Alyson went to the kitchen to gather the supplies for Seth’s treatment. She stood for a moment and stared at the blackness through the window before returning to the living room.

“I want you to know I forgive you for stealing from me,” Alyson said as she expressed the air from the syringe of saline she would use to flush Seth’s line before starting the antibiotic treatment. “I guess it would make me feel a little better if I knew why,”

They sat in silence while the antibiotic ran into Seth’s IV line. When the dose was complete, Alyson carried the alcohol pad and empty tubing package back to the kitchen and disposed of them. She returned to the living room and sat down again. It was her night off, Jackson was with a sitter, and she was prepared to stay as long as it took.

“What are you just sitting there for?” Seth asked.

“I’m here to help,” Alyson said. “I care about you and I know you are hurting.”

Seth stood up and threw his blanket on the floor. “Get out! I hate you and I don’t want you here. Go back home to your perfect little son and just leave me alone.”

Anger and sadness battered her. She no longer ached for Seth, but for Jackson. She was reminded again of what could happen when young boys suffered huge losses. Alyson picked up her purse and reached for her jacket.

“Wait,” Seth said as she reached the door. His voice was fragile and uncertain.

She felt herself relax, but before she could turn and go back to Seth, he lashed out again. “I don’t need you! My mother didn’t need anyone and I don’t need anyone!”

Before Alyson could reply, Seth began yelling. “I’m just like my mom, screwed up.”

“It’s not true,” she said starting toward him.

Seth dropped back onto the couch and sobbed into his hands. “Why do you even care?”

She tried to hold him, to comfort him, to tell him that his mother didn’t need to define him, but he shoved her away. Immediately he was on his feet.

“Get out,” he yelled at her, “I hope I never see you again. Please just go on back to your perfect life and leave me alone.”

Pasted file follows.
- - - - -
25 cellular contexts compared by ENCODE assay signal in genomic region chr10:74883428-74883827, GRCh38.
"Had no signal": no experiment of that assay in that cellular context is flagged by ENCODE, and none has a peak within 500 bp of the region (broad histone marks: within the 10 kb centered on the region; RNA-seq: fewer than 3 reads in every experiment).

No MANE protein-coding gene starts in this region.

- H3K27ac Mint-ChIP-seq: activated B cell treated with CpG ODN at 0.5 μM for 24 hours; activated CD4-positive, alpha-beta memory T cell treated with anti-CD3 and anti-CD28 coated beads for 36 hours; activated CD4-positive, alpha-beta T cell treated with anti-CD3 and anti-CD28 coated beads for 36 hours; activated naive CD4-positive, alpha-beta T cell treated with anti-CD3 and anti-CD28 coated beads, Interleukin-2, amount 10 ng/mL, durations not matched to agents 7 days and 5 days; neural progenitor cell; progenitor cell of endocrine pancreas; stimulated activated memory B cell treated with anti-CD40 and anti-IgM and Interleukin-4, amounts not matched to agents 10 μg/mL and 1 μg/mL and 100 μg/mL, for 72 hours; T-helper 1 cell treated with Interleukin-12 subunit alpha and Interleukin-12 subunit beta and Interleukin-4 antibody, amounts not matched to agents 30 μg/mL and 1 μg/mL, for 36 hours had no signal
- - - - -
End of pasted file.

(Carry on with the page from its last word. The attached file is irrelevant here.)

Alyson looked at Seth again before leaving, wondering if he was right. Maybe she was making things worse. Maybe she really couldn’t make a difference for him.

Jackson was asleep when Alyson returned home. She sat for several hours with only the light from above the stove glowing from the kitchen. Finally, she forced herself to go to bed.

Michael called the next day to thank her again as he already had so many times before. He didn’t mention anything about Seth’s outburst, and Alyson knew that neither had Seth.

The weeks passed and Alyson continued to wonder and worry about Seth and Michael. Some problems were just too big. Jackson was her priority. Still, she thought about Seth often and ached for him whenever she looked at Jackson and considered his innocence.

It was early November, but the day was remarkably warm when Michael called on a Saturday afternoon to see if he and Seth could stop by and drop something off. Seth’s leg was healing beautifully, Michael reported, and they just wanted to thank Alyson again for all she had done for them. Alyson straightened a few things in the kitchen that didn’t need straightening, then sat at the table and awaited their arrival. When the doorbell rang Alyson tensed.

“Flowers for our favorite nurse,” Michael said when she opened the door. He held out an arrangement of gold and red chrysanthemums tucked into a porcelain turkey. As always his smile was warm and friendly.

Alyson took the arrangement and smiled. She invited them in, not knowing what else to say. Jackson stood beside her.

“Hey, do you still have your parrot?” Seth asked with some hesitation.

Jackson looked up at Alyson, who nodded. “Sure, come on,” he said and the two boys were off together to the back of the house.

“I just want to thank you again for all that you did for us,” Michael said. “I mean, we’re not out of the woods yet, and some days are better than others. Still, something has changed and I believe you had something important to do with that. Anyway, thank you.” He took Alyson’s hand and held it tightly. “You are truly a blessing.”

Alyson knew there were no guarantees for any of them, but she felt completely at peace. Something had changed in her and she wanted to believe something had changed in Seth, too. She smiled up at Michael. “What do you say we give the park another try, this time all four of us?” Alyson stepped back and closed the front door. “Right now, though,” she continued, “maybe we should go catch up with two boys and a parrot.”

 

Marilee Aufdenkamp is an undergraduate nursing instructor at a Jesuit University and is a convert to the Catholic faith. She currently resides in Hastings, Nebraska, which is the birthplace of Kool-Aid.
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Marilee Aufdenkamp

I feel so fortunate to have found Patricia Crisafulli and Faith Hope and Fiction! Having my work publish here, and working with Tricia, have been remarkably positive experiences. Tricia and Andrew Furgal, the Faith Hope and Fiction webmaster, have designed and are maintaining a beautiful e-publication. I am honored to have been a contributor.
Marilee Aufdenkamp